“Obviously” is not a suitable adjective in that sentence. This overt approval of violence is a hallmark of Trump’s campaigning style. In 2017, Rep. Greg Gianforte (R-Mont.)  physically assaulted Guardian reporter Ben Jacobs at a press conference. After Jacobs asked a question, Gianforte slammed him into the ground, punched him and broke Jacobs’ glasses. Just a few days before the interceptions of the pipe bombs, the president praised Gianforte in a Montana rally, saying, “Any guy that can do a body slam, he is my type!”

In another disturbing instance during an August 16 campaign rally, Trump emphasized the important nature of judicial appointments by telling supporters that “If [Clinton] gets to pick her judges, [there’s] nothing you can do, folks.” He then added, “Although the Second Amendment people, maybe there is. I don’t know. But I’ll tell you what, that will be a horrible day.” This apparent call for gun violence against a political opponent led to media usage of an esoteric term also mentioned after the pipe bomb interceptions: stochastic terrorism. Stochastic terrorism is the usage of mass communications to cultivate rage against a person or group in such a way that, as the Times piece put it, “every act and actor is different, and no one knows by whom or where an act will happen — but it’s a good bet that something will.” There is an inherent risk when a person in a position of great power uses that power to focus their supporters’ hatred on another group; the exact risk involved, and the level of moral culpability placed on the inciter, is difficult to quantify — but it is real.  

The negative impacts of Trump’s rhetoric go beyond blatant encouragements of violence. When a president repeatedly refers to the media as “the enemy of the people,” calls Mexican immigrants “rapists,” calls women “fat,” “ugly,” “bimbos” and “disgusting animals,” spreads bizarre conspiracy theories about Honduras refugees fleeing violence, and yet says among the ranks of Neo Nazis are “some very fine people,” these words have consequences on what is deemed acceptable and unacceptable in society. Trump fans the flames of fear in order to increase his own political standing, but he has no control over the resulting fires.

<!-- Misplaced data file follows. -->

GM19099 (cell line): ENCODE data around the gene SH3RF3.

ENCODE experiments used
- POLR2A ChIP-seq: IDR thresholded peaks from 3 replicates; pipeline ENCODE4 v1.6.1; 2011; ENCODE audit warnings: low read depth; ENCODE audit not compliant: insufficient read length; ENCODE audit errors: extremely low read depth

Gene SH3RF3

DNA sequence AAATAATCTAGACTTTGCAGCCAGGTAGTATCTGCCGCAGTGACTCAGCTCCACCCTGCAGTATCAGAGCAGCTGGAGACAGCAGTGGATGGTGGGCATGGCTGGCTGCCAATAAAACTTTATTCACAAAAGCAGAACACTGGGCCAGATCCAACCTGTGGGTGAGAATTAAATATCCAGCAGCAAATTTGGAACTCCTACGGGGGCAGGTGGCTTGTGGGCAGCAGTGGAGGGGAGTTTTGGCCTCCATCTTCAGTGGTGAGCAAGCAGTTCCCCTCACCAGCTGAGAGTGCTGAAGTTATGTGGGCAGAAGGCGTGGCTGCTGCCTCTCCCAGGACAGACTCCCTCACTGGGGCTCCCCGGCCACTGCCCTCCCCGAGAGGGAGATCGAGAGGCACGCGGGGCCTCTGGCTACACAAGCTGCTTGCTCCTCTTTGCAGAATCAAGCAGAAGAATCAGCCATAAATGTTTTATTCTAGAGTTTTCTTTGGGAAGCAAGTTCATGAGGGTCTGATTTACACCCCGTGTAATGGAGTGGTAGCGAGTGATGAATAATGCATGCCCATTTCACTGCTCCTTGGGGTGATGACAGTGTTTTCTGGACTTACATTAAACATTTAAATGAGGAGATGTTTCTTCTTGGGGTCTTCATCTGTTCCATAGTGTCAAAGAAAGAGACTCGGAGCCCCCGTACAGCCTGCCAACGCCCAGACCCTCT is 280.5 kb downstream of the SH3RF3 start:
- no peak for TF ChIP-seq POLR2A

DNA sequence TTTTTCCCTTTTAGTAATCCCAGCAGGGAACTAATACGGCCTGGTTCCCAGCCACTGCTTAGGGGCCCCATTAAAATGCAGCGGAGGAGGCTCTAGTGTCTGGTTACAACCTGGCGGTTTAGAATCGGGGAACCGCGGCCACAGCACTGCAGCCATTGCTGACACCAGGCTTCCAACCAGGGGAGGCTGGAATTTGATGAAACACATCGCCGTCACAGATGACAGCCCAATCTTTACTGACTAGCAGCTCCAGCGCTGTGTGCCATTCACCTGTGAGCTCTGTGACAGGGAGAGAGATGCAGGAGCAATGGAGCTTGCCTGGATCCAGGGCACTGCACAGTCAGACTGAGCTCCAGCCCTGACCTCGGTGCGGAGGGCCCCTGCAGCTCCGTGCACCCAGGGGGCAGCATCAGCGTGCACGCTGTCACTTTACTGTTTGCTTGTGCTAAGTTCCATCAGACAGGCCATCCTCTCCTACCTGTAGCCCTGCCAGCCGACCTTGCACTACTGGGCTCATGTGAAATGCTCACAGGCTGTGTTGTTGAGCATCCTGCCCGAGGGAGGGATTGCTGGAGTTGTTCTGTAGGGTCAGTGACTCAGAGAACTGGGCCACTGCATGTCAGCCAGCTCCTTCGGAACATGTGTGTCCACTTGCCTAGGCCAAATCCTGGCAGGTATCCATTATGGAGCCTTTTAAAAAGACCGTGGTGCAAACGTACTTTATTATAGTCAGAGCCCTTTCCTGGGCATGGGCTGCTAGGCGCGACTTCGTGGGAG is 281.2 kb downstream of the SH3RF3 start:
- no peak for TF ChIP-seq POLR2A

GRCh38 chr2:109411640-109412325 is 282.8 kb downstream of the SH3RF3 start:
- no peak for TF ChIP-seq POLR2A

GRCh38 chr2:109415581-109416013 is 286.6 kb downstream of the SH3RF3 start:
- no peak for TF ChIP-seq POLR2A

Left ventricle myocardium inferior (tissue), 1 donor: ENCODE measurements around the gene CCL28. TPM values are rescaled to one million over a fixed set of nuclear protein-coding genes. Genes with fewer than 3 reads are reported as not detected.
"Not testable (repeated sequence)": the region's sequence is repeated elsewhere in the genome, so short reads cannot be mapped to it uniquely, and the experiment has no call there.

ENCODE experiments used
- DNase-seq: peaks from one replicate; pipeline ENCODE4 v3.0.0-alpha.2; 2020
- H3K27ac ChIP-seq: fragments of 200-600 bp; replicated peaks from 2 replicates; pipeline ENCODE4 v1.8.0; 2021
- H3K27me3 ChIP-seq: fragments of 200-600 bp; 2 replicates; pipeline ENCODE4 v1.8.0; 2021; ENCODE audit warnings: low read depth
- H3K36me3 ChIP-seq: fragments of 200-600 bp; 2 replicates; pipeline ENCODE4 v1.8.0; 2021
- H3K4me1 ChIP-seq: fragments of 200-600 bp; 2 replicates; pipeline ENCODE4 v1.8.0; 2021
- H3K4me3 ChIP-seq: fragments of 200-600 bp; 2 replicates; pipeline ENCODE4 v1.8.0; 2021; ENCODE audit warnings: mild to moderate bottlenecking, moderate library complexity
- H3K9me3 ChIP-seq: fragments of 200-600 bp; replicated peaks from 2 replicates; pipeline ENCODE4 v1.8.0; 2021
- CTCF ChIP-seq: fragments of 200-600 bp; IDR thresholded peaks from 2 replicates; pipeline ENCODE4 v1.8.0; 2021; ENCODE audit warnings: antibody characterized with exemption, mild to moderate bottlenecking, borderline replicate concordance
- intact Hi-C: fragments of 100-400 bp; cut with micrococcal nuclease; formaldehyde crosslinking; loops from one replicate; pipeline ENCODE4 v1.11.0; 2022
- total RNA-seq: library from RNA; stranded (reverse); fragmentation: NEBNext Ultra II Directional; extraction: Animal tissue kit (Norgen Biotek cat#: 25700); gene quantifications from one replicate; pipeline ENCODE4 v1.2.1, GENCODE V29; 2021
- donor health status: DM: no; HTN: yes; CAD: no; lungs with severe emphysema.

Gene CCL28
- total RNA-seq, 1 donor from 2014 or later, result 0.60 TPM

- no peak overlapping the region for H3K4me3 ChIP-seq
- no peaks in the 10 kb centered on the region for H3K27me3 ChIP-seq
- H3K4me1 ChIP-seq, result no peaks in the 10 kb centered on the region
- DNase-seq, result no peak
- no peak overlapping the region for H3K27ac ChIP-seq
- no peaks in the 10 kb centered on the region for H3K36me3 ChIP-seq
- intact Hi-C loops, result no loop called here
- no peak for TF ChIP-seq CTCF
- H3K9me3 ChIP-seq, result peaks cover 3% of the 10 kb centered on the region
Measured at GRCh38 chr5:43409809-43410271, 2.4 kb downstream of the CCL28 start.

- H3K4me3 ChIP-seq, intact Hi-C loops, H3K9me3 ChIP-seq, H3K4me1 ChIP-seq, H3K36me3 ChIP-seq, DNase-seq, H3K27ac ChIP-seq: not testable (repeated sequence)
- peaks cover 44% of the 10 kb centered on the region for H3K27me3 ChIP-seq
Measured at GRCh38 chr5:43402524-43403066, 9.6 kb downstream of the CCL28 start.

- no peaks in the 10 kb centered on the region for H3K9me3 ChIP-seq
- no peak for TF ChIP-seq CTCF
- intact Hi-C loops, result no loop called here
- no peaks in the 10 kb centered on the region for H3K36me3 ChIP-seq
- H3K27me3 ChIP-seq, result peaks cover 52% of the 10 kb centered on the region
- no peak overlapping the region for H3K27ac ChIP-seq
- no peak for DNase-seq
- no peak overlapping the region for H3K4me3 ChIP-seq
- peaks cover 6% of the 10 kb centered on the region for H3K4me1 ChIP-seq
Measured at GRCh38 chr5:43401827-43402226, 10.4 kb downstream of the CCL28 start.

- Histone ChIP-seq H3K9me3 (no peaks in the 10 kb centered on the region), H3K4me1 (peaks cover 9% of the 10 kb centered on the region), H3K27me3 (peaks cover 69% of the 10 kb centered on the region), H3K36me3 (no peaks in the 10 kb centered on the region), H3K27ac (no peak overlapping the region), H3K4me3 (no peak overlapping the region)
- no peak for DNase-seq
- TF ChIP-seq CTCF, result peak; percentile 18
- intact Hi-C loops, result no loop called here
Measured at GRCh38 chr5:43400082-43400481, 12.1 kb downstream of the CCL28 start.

Unsurprisingly, the incidents of the past week do not seem to have altered President Trump’s tone. Just one day after CNN offices were evacuated due to the package, the president decided that, rather than promote a message of unity and support, he would take yet another shot at the media through his preferred medium, Twitter. In an Oct. 25 tweet, he wrote: “A very big part of the Anger we see today in our society is caused by the purposely false and inaccurate reporting of the Mainstream Media that I refer to as Fake News. It has gotten so bad and hateful that it is beyond description. Mainstream Media must clean up its act, FAST!” 

This behavior is dangerous, it is abnormal, it permanently denigrates the office of the Presidency and it isn’t going away. The battle to restore some semblance of normalcy to American politics will not involve pipe bombs or body slams, but ballots.